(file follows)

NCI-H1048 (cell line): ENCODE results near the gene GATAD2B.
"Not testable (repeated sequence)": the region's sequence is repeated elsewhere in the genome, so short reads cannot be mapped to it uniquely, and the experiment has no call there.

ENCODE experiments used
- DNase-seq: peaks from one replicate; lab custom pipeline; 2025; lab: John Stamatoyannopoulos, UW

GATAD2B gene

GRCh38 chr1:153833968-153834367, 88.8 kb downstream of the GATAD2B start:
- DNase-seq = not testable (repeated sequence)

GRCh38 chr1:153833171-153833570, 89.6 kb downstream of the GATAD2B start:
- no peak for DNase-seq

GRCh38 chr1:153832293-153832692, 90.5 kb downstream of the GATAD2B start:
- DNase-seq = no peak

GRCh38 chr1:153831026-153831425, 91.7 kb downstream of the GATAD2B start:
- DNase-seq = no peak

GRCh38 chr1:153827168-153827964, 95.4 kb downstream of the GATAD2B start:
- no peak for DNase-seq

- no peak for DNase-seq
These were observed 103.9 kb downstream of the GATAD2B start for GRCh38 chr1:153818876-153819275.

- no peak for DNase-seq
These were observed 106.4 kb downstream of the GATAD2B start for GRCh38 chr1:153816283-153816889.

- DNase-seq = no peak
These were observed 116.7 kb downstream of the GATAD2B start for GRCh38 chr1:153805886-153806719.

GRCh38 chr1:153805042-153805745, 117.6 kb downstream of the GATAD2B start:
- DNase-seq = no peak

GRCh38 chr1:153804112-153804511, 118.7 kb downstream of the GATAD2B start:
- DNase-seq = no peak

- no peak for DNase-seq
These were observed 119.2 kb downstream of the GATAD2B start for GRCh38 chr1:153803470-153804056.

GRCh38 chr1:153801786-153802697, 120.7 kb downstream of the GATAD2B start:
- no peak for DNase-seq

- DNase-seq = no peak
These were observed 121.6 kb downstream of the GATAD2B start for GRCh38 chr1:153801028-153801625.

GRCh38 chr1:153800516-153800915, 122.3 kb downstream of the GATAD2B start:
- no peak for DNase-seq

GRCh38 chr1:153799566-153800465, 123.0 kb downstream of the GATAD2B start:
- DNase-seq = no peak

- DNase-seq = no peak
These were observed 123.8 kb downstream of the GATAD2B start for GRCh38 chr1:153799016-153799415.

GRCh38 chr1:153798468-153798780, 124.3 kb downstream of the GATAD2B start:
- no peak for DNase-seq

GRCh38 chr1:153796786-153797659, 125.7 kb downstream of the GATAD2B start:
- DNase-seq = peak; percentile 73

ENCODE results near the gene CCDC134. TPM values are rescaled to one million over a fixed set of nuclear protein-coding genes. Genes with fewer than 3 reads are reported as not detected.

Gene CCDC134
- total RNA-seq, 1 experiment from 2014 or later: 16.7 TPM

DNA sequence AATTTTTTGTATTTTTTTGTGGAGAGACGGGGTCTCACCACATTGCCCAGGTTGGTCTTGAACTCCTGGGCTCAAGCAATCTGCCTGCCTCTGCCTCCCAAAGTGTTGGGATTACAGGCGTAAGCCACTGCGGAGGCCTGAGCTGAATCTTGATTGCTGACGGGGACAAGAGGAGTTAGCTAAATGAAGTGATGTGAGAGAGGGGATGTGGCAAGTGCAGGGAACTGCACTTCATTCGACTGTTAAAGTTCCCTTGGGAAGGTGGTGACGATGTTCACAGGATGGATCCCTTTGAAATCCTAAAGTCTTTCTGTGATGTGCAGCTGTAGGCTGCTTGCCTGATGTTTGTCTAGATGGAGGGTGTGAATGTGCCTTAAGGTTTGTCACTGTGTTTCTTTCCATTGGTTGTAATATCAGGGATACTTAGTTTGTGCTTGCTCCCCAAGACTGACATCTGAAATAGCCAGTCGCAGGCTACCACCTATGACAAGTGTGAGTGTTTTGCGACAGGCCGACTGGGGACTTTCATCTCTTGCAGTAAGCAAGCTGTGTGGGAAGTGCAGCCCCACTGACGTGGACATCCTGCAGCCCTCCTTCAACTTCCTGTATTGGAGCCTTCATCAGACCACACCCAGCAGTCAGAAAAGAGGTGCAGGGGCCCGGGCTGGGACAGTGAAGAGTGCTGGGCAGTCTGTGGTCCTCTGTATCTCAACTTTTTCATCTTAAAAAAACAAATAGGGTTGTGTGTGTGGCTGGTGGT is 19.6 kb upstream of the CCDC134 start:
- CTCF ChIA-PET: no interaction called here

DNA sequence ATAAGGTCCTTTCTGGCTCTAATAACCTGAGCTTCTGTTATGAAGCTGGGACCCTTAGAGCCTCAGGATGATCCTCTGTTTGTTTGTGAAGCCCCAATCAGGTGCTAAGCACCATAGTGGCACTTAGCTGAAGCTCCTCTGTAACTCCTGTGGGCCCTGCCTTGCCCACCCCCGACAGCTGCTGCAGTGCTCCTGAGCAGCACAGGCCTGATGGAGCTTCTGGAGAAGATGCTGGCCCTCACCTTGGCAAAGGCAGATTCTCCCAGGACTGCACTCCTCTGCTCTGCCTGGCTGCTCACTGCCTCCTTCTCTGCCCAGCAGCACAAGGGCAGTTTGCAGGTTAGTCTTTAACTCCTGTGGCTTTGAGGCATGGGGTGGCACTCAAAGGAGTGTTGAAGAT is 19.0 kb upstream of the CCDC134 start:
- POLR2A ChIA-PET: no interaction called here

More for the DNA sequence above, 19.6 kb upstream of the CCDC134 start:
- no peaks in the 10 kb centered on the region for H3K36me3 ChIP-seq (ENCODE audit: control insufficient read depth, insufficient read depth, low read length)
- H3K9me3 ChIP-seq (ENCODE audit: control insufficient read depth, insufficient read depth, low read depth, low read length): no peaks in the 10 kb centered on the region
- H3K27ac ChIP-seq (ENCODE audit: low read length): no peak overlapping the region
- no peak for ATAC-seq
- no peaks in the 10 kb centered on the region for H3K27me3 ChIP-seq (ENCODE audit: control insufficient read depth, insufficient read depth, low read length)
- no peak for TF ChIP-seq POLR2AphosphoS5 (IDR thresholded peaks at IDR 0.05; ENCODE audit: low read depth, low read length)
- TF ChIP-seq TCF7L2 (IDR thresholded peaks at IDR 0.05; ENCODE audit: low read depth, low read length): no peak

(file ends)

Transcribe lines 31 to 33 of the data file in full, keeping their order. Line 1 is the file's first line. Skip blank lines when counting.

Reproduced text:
These were observed 121.6 kb downstream of the GATAD2B start for GRCh38 chr1:153801028-153801625.

GRCh38 chr1:153800516-153800915, 122.3 kb downstream of the GATAD2B start:
- no peak for DNase-seq